Wednesday, October 26, 2016

“Hard Times Bring New Opportunities”

I recognize these days, budget planning days, as some of the most stressful during the year in our churches.  I have shared in the following way with the congregation that I serve:

“Hard Times Bring New Opportunities”

There is a new theme in our house, that is, use what we have available to our greatest advantage.  Our times have demanded that we change some of our living, spending, recreational and entertaining habits.  II Timothy 4:2 suggests that we are to be instant in season and out of season.  We are to make opportunities and take those opportunities that come to us.

We are facing some hard times in our country and hear every day of some company’s closing, some bank’s failure, or some reduction in community services.  The government cannot save us and we must not look to it to do so.  We hold the answer and key to our own ability to overcome these times.  People are the key.  People’s faith in God, people’s commitment to work through problems and tough times, people’s demonstration of good discipline in overcoming wasteful habits, and people’s resolve to pull together to  help each other.

We must not look to any one individual, (as in political candidate), to pull us through.  The individual who wins the U.S. presidency can be an integral part of our working through these times; however, he/she is not the ultimate answer.  Politicians do not have the answers.  They are looking to us to help them sponsor legislation that will help everybody.  Maybe hard economic times will make us aware once again that we need to live as neighbors.  The times teach us that we must save some along with spending some.  We cannot throw away everything; just this past week I took two shirts with tears in the sleeves to the seamstress to be repaired.  Don’t throw away those shoes you purchased last year.  There is a Deacon in the Church who operates a Shoe Repair Business.  They say, “We heel and save soles”, that is they do half soles and repair heels, making your shoes good as new.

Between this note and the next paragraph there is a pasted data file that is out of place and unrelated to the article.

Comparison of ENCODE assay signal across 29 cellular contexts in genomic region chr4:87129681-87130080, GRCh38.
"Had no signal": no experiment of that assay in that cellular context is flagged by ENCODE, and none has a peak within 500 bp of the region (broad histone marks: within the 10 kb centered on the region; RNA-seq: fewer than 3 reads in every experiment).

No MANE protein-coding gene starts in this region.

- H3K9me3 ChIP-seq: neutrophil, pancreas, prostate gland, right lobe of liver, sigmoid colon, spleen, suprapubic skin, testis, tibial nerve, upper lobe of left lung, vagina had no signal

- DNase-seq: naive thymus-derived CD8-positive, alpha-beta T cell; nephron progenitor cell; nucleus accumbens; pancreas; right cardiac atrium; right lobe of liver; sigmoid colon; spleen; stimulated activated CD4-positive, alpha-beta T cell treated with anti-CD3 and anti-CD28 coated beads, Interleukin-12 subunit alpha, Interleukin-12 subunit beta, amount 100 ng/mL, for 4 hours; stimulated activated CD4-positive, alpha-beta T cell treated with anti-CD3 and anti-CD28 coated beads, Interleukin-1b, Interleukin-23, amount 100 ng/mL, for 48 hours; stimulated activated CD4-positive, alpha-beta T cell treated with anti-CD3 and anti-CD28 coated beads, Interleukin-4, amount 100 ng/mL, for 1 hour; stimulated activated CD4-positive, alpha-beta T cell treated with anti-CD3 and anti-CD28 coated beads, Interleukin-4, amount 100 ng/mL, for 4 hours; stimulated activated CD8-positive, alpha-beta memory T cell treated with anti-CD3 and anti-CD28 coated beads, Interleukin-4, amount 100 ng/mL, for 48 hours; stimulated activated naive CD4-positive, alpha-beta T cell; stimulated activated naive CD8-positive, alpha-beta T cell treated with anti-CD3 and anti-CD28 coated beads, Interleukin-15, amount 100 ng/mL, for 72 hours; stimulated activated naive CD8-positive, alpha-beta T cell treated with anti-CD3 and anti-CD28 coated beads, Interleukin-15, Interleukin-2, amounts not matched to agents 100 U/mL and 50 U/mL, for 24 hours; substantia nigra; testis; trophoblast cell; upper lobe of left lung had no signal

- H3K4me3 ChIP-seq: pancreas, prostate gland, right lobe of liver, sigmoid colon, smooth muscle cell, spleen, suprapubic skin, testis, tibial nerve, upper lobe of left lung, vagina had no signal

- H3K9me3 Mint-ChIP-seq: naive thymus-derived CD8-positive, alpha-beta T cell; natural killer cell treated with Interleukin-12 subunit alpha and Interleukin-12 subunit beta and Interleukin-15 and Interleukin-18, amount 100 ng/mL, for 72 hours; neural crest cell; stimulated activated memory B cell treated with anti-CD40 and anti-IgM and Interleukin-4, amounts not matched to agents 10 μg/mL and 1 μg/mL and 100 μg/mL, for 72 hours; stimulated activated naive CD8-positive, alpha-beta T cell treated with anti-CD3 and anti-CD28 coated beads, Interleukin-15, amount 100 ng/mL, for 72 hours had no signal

Hard times make for new opportunities to grow as people of ingenuity and craft.  There are things we can do for ourselves that we may now hire others to do.  There are areas that we may trade off services with our friends and neighbors.  You have a lawn mower the family down the street has a teen-ager----introduce the two.  We have become a community of people who really can’t do anything.  Technology and conveniences of this life have crippled us in many ways.  Historically, we have been a resourceful people when need arises.  Need has arisen.  Many of us are moving between two environments that I have termed, “Need More” and “Must Have”.  We always need a little more of this and a little more of that, however, when we have done all that we can do with what’s available then we reach a point of “Must Have”.  That is to say, we must have something more such as take on more debt----manageable debt, that is!

What are appropriate responses to these challenges as individuals, as churches, and as a denomination?  Here are some practical helps:  Be as independent as possible and interdependent as you trade off services with neighbors and friends;  Cook at home often----return to the Sunday dinner life and invite someone who usually eats alone;  They can bring a covered dish;  Plant a garden in the spring and co-op with a neighbor or family member;  Patch clothes and shoes;  Pass along the children’s out-grown clothes to others.  These things we can do as individuals.

The Church body can cut its own grass and not enter into a costly service contract.